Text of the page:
I felt somewhat hit over the head with numbers. Mine were all bad. I know my weight is high, and I know my BMI. The rest seemed really concerning, too. The problem was, I had no idea what to do next. Samsung Health doesn’t currently serve up any guidance on whether to see a doctor, how to make healthy choices or even how concerning the results are. I just got more stressed, and kept rechecking, and then questioned my life choices. Ideally, you want health sensors to guide you forward, not send you curling up into a ball. It’s a common concern with how all fitness trackers and health watches seem to be flooding the zone with more data without figuring out how to help you with that data, or even advise on how accurate it is.

Samsung requires Android owners to install the Samsung Health app on Android phones to use these features, though.

It’s very early days, and also, I don’t even know yet how accurate these numbers are. Deep breaths.

Snore tracking: Keep your phone by your bedside

Samsung’s sleep tracking on the watch uses a phone microphone to check for snoring as an add-on extra, which I tried to do the first night… and failed. I use a CPAP anyway, which means I shouldn’t snore. But I also use a fan near my bed for white noise. I tried to sleep for a while without the CPAP, and still didn’t get any snore readings.

Then I realized I needed to keep the phone connected to a charger at night for the readings to collect. Night 2, I slept for a while without the CPAP and got a snore reading at last.

But it’s weird: First, it only showed one instance of snoring (did I stop after that?). It’s presented as an audio recording on the Samsung Health app, which means yes, your phone is listening to you and sometimes recording you at night.

Second, what does snore awareness even do for me? Snoring is pretty common, and snoring is not always an indicator of sleep apnea, which is what I need a CPAP machine for. The rest of the sleep tracking’s measurements of light, deep and REM sleep, and its assigned sleep score, seem to have nothing to do with the snore detection. It’s a very odd new feature that I don’t know what to do with… unless I just wanted hard proof that I snore.

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Blood oxygen measurements happen overnight… not always sure what to make of this either (the continuous readings aren’t necessarily accurate, either).


Scott Stein/CNET

Blood oxygen measurements are recorded overnight if you toggle this in Samsung Health settings (snore detection is also a toggled setting). Blood oxygen measurements on watches aren’t medically precise, so I find they all vary way more than a standard pulse oximeter you’d wear on your finger. Maybe it could help determine if there’s a massive drop in blood oxygen? Again, hard to judge its use.

Blood pressure doesn’t yet work in the US, plus it needs Samsung phone (so does EKG)

Samsung has a way to check blood pressure on its watches using the optical heart-rate sensor, but it requires calibration against a blood pressure cuff. It’s cleared for use in a number of countries along with the EKG, but not yet in the US. On my review model, I was able to check my stress level… which is basically the non-FDA-cleared version of the blood pressure functions. It didn’t do much other than map my supposed stress on a color gradient, from green to red.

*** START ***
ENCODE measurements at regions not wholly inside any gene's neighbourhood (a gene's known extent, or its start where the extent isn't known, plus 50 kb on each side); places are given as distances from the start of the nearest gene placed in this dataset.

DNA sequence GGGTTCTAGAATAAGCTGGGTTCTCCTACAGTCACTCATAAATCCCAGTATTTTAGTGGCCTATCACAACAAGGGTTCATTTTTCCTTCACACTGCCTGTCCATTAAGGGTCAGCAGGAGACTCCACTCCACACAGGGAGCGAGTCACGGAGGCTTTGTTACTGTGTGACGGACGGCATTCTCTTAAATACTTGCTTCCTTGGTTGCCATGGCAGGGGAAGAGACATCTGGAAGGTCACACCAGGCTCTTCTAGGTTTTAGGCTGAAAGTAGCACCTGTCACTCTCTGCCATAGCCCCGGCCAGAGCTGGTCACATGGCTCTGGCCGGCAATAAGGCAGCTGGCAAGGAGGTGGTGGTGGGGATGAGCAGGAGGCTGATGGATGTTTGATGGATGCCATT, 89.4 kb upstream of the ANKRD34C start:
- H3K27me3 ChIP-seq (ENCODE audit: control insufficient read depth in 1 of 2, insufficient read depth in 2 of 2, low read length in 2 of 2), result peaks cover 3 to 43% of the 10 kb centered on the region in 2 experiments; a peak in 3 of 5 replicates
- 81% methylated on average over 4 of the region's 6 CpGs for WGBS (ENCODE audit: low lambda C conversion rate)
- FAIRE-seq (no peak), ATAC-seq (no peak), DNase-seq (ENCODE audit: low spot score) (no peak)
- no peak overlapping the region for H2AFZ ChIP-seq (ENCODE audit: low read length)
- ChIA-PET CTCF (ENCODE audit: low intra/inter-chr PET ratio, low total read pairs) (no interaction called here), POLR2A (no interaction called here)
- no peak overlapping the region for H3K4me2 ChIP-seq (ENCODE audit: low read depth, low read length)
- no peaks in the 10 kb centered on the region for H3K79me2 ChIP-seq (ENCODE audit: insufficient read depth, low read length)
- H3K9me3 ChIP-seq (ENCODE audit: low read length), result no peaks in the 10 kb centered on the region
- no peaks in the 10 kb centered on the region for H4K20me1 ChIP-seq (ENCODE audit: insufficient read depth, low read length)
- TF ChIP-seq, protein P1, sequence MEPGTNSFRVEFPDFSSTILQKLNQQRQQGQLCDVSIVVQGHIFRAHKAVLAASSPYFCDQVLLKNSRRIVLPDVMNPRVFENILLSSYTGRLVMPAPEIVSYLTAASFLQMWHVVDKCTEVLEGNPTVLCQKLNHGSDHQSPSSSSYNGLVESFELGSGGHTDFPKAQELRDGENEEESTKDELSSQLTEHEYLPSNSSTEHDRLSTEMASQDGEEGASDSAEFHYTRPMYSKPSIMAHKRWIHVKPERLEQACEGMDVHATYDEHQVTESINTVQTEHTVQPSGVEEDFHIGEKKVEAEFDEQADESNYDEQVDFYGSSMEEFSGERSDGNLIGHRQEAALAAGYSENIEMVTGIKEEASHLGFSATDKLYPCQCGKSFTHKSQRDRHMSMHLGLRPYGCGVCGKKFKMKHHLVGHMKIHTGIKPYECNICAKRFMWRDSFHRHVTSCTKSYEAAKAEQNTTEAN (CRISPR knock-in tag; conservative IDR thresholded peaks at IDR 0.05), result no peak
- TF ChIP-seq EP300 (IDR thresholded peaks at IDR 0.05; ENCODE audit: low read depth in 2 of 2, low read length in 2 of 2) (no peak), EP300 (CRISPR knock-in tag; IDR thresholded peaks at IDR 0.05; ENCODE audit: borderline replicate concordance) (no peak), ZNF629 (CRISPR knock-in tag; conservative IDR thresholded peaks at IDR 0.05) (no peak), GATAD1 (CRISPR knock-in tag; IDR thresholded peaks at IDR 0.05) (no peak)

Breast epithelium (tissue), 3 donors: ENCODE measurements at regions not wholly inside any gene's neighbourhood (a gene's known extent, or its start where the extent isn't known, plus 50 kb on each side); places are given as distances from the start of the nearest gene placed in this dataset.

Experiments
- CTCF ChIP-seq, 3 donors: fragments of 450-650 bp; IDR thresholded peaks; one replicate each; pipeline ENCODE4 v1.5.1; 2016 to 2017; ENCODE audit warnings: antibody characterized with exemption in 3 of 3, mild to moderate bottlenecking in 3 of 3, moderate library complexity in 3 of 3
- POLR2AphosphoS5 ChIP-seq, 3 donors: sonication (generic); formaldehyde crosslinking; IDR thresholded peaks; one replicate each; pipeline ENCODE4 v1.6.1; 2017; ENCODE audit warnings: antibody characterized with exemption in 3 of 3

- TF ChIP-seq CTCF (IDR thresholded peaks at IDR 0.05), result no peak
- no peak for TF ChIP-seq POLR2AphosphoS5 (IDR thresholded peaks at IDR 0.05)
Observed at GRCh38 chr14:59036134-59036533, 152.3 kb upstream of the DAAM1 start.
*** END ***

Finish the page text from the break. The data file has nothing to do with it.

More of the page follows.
Also: you need a Samsung phone and the Samsung Health Monitor app to use EKG and blood pressure features. It’s a shame they’re not available across Android yet; maybe that will change someday.

Battery life? Expect two days or less

The Galaxy Watch 4, in its 44mm size, lasted me about a day and a half on my first full charge and use. I started using it at 2 p.m. on my first day and it lasted until late at night on the next day. I didn’t have the display always on, but I did have continuous heart rate on. If I used the always-on display, battery life would be even less.

I’ve been sleeping with the Galaxy Watch 4 on, and am wearing it all the time. I won’t have real thoughts on battery life for a week or so, but so far it doesn’t seem like it would ever make it to three days.

And also: I’m using the larger models of the Galaxy Watch 4. On the smaller versions, battery life is likely less good. The smaller Samsung Galaxy Watch 3 had a hard time with battery life when CNET’s Lexy Savvides pushed it hard with the always-on display, GPS, music playback and other connected functions. 

I’m only a few days into trying these out, and my full impressions are coming in a future review. It’s clear that this is the next big phase for Android watches, but it’s not clear yet whether this is the perfect time to hop on board.

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iQOO Neo 6 VS Poco F4: We compare the specs, both will SURPRISE – HT Tech

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iQOO Neo 6 vs Poco F4: Both these Snapdragon 870 smartphones under Rs. 30000 are tempting, but which is better?

iQOO Neo 6 or Poco F4? Of late, the smartphone space under Rs. 30000 has seen two strong offerings from these fairly young brands. iQOO, which is a subdivision of Vivo, announced the iQOO Neo 6 last month as its most affordable offering with the Snapdragon 870 chipset, promising better gaming experiences and an overall midrange collection of specifications. The iQOO Neo 6 comes with a decent set of cameras too and is currently one of the most exciting phones money can buy at this price.